Into the Future  

Informed by my health communication journey that has spanned more than half a century, I suggest eight interrelated directions for future health communication inquiry: 

  • Information is a critically important resource to deliver care and promote health. Health communication research must focus on designing and implementing strategic evidence-based Communication programs, policies, practices, and tools that use multiple media and adaptive messages, to disseminate meaningful, motivating, and actionable health information to health care consumers, providers, and policymakers. 
  • Health information technology is here to stay. We need research that will guide the design of health information systems, which will communicate effectively with different audiences, are easy for people to use, provide information people can understand and apply in their lives, and adapt to changing health information needs over time. 
  • Health communication is both local and global. We need to develop health communication research programs that inform health information practices within and between nations and we need to build both local and global collaborations that address serious health risks, including problems with misinformation, and resistance to adopt important health promotion practices. 
  • The quality of health communication is an important topic for research to help improve active participation in health care and health promotion. Efforts are needed to promote health communication competencies that enable meaningful sharing of relevant information between health care providers and consumers.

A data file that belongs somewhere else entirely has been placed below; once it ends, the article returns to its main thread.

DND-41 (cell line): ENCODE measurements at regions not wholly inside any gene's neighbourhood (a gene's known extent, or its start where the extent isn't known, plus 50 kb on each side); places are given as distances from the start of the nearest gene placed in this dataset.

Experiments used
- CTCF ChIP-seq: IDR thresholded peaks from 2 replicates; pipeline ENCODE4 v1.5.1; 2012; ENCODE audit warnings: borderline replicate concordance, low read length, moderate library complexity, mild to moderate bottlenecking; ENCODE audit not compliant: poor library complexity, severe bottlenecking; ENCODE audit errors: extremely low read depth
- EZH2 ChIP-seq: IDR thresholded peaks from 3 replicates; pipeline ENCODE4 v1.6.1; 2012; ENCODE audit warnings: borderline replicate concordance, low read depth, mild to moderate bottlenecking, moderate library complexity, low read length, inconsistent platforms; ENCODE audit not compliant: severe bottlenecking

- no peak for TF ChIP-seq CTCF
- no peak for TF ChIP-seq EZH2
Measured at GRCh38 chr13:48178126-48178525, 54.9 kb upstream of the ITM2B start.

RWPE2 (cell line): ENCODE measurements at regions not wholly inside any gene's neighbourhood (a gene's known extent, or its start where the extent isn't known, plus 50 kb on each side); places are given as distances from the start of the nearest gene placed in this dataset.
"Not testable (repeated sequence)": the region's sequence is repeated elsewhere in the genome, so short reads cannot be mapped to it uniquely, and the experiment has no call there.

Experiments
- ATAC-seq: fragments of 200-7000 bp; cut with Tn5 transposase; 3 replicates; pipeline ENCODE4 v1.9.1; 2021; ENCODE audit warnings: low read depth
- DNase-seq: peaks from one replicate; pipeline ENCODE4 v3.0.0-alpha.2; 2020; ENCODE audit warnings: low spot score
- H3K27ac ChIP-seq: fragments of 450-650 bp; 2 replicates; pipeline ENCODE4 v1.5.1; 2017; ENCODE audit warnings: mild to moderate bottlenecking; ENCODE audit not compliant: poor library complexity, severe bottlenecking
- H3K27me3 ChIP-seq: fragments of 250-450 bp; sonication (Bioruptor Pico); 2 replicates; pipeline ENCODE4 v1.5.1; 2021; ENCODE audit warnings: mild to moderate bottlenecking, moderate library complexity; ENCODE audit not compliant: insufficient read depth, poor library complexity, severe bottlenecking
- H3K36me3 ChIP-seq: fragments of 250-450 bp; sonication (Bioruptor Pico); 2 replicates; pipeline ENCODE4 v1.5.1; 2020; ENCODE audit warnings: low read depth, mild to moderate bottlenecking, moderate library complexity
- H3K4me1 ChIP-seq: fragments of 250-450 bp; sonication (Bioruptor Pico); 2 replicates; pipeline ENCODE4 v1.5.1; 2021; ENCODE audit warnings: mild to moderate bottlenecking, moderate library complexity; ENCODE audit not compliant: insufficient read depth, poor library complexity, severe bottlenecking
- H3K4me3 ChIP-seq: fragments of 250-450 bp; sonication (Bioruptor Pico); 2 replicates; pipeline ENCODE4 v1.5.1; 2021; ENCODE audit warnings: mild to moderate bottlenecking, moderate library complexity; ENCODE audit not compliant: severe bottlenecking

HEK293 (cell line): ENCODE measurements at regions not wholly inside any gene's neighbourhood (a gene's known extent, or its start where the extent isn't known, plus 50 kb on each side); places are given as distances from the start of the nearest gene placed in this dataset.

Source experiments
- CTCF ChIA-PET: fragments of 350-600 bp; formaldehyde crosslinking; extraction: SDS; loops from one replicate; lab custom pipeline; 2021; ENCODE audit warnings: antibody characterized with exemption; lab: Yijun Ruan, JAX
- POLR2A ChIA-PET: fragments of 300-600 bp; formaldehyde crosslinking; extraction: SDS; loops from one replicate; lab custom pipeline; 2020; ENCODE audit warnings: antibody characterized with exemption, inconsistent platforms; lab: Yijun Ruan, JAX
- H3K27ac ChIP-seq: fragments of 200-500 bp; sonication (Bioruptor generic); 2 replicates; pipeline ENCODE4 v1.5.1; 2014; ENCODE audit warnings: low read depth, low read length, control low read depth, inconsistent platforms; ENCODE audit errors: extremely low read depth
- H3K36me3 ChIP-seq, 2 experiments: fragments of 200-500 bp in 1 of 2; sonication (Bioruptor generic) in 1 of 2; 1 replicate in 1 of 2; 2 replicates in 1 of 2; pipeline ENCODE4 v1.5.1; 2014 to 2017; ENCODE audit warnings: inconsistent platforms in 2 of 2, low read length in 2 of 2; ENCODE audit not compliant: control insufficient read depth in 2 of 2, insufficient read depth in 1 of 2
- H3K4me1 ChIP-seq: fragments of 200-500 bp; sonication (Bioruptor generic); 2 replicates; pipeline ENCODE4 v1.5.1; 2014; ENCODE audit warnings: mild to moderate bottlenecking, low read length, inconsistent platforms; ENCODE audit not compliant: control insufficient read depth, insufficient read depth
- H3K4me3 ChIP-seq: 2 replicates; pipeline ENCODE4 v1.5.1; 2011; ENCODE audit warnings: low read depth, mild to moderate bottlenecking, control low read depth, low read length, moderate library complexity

• Families and communities are central stages for the delivery of health information, support, and caregiving and should be central sites for health communication research. 
  • Health communication surveillance research (social epidemiology) should be conducted regularly to inform the public about imminent health risks, such as pandemics, so preparations can be made to build the health infrastructure for prevention and response needed to address health crises, save lives, and promote quality of life during health emergencies. This means that standing health information tracking programs need to be established and funded to identify emerging problems and share response information rapidly, clearly, and effectively over time. 
  • Policymakers must recognize how important effective health communication is in society. To do that, health communication researchers must inform them about health risks, health care delivery system deficits, and the needs of vulnerable and at-risk populations. Health communication research can help promote health equity in society, within communities, and across and between nations. 
  • We need more large-scale transdisciplinary health communication research initiatives that use “big science”—the study of large representative populations that carefully design and implement appropriate quantitative and qualitative research methods to effectively address important research questions, provide description, implementation, and evaluation data, collect data over time, and work participatively with members of populations being studied. These translational studies will often demand research funding. Health communication scholars need to work closely with funding agencies to conduct these rigorous large-scale studies.  


Gary L. Kreps, is a University Distinguished Professor and Director of the Center for Health and Risk Communication at George Mason University.